The Great British Bee Count!

Bumblebee on buddleia

Lesser Knapweed wildflower

We are all probably aware by now that our bees are in danger, not just here in the UK but worldwide.  We have all seen the gardening programmes, articles, blogs etc advising us to plant bee-friendly flowers to help these little guys.

Friends of the Earth have launched their Great British Bee Count app so that you can play a part in helping the bees.  By taking part in this count, you’ll learn more about our UK bees and easy ways to help them. You’ll also be helping bee experts build more understanding of our different species and how, for example, they’re coping with impacts such as climate change and habitat loss – so that ultimately their decline may be reversed.

The app is easy to use and, as you register each sighting, the information about the bee (including the habitat, geographic location and weather conditions)  will be recorded on Friends of the Earth’s database. Your record will then be verified and uploaded them to the National Biodiveristy Network Atlas where they will be available to scientists and conservationists across the country.  This year, wildflowers have also been included in the app to help in their identification too.

Shorthaired bumblebee on yellow flag iris

The Great British Bee Count is great fun and for a worthy cause.  You can download the app from the Friends of the Earth website.  Whilst the counting is only valid until 30 June (so hurry and get your app!) the information the app contains about bees is available all through summer to help you identify even more bees after the Count is over.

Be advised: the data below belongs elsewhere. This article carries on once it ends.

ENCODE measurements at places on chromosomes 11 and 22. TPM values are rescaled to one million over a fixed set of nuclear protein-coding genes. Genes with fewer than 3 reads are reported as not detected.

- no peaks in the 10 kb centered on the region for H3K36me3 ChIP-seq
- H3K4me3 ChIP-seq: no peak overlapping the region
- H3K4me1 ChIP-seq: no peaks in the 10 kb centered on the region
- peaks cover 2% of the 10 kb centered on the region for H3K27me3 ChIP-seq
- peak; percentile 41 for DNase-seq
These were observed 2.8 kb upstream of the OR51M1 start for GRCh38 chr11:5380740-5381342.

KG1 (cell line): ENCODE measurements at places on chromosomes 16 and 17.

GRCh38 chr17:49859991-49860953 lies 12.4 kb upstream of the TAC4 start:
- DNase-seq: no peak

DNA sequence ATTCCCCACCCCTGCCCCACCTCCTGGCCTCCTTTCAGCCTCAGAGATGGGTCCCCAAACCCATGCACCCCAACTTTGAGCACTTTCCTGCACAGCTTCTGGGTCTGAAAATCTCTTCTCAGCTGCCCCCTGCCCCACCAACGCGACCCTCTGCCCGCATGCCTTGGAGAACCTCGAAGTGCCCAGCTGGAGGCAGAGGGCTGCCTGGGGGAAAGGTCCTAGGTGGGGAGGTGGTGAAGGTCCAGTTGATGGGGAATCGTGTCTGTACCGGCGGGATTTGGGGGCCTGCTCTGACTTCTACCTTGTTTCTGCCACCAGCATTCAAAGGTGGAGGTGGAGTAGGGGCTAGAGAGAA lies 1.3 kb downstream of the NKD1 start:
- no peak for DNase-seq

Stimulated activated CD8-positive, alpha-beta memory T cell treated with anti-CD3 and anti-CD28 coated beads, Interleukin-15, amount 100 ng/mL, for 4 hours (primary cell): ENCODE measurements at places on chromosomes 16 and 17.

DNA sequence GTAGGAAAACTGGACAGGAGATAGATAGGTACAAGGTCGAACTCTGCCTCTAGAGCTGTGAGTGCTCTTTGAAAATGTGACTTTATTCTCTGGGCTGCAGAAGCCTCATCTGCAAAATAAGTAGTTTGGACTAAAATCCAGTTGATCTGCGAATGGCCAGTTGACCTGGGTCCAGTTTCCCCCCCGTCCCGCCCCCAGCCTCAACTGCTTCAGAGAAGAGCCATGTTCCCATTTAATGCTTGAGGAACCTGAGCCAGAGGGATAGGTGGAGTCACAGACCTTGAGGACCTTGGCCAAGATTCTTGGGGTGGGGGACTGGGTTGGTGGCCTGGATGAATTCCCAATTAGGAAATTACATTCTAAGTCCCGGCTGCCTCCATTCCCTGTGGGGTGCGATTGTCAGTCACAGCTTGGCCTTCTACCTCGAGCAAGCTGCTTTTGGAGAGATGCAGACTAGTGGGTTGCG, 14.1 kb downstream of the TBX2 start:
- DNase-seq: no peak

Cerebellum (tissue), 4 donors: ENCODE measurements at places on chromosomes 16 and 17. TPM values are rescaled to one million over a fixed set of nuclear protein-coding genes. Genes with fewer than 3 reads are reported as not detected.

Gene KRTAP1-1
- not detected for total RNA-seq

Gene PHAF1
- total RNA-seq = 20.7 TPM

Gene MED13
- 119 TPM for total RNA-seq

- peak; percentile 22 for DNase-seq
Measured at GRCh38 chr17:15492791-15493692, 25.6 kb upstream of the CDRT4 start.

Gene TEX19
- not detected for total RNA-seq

Please download the app and help our bees.  As Friends of the Earth say “…by taking part, you’ll be sending a clear signal to the government and decision-makers that the public care about the future of bees. That’s why we want as many people as possible to take part – so that they can raise awareness among their friends and family about the wonderful world of bees and how everybody can take small steps to protect pollinators.”

We would love to know what bees you record – just drop us a comment and, if poss, a photo!

Written by Teresa Sinclair

Wildflower Favours

 

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